On website visual expectations

Recently, I was listening to a Wix ad during a podcast, and it was emphasizing the customization available on Wix. It heavily implied that the customization was always, in-all-cases, was a good thing. I disagree.

I’ve required my web design students at LCC to build a website with HTML/CSS and with WordPress.com since the beginning. Over the past couple of years, I’ve also required them to build a site with Wix. The Wix projects always turn out different than the other two – more chaotic, more confusing.

With the WordPress.com sites, they’re using a theme from a limited selection of themes, and that requires visual consistency. It typically has a unique homepage design, and all of the other pages use a single template. When viewing the WordPress.com sites built by students, finding the menu is easy. It’s easy to find where the content is on each page, and it has a clear visual hierarchy.

(The HTML/CSS sites often have strong visual consistency too, mostly because it’s their first website, and so they use the same layout for every page!)

However, the Wix system encourages a different page layout/template for every page. It shuffles the menu location, hides text below really tall image galleries, and makes it very difficult to navigate between pages.

If you are a skilled graphic designer, who has years of experience, you know how to make a consistent visual language. You know how to prioritize user experience, and have a hierarchy on each page.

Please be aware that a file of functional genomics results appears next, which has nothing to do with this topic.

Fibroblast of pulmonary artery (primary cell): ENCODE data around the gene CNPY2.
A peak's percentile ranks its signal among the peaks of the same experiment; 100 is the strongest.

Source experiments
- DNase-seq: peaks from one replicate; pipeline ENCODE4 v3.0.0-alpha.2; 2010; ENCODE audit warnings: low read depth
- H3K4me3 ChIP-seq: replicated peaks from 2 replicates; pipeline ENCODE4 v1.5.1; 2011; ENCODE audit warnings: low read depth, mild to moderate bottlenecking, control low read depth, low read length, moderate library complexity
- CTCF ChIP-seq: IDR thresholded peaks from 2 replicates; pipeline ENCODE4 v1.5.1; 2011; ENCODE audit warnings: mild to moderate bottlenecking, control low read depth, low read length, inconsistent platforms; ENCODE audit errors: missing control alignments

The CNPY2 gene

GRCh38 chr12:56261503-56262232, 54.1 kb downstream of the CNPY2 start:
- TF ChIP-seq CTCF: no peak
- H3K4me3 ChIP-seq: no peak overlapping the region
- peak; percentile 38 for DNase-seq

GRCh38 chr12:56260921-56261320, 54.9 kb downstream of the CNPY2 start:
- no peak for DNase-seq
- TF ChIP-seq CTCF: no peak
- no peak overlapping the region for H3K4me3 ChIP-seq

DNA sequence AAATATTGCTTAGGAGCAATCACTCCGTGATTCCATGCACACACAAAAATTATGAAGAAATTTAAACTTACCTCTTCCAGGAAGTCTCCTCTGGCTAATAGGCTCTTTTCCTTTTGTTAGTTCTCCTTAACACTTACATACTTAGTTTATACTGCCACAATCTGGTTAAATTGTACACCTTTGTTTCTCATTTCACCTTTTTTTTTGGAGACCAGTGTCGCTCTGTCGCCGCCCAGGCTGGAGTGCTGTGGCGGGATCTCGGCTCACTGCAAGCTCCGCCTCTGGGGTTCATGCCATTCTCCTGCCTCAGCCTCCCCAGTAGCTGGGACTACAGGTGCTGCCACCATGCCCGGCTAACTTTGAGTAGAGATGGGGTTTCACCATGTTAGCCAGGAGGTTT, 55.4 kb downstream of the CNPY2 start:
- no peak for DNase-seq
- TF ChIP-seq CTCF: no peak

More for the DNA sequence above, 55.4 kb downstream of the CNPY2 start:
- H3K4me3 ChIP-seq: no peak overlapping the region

Most people building a website today aren’t trained graphic designers. They rely on the tool they’re using to help make smart design decisions on their behalf. WordPress.com, and the traditional website builders like it separate the creation of content from the theme/template/visual design. Because of this, their visual design remains consistent.

Wix doesn’t separate content creation from visual design. This gives more customization, but greatly hurts consistency over the entire site. It makes it harder to navigate their websites, and harder to find the content you want on a single page.

Most people choosing a tool to build a new website should not use a ‘new-style’ drag-and-drop website builder like Wix. They should use something with an established theme or template – a separation of visual design from content. WordPress.com is just fine, or many other options.

A couple caveats, as things aren’t quite that simple:

  1. WordPress does allow for some visual design within its content, but limits things to maintain consistency.
  2. Wix does have you set a basic template for an overall design, but lets you break all of the rules on an individual page.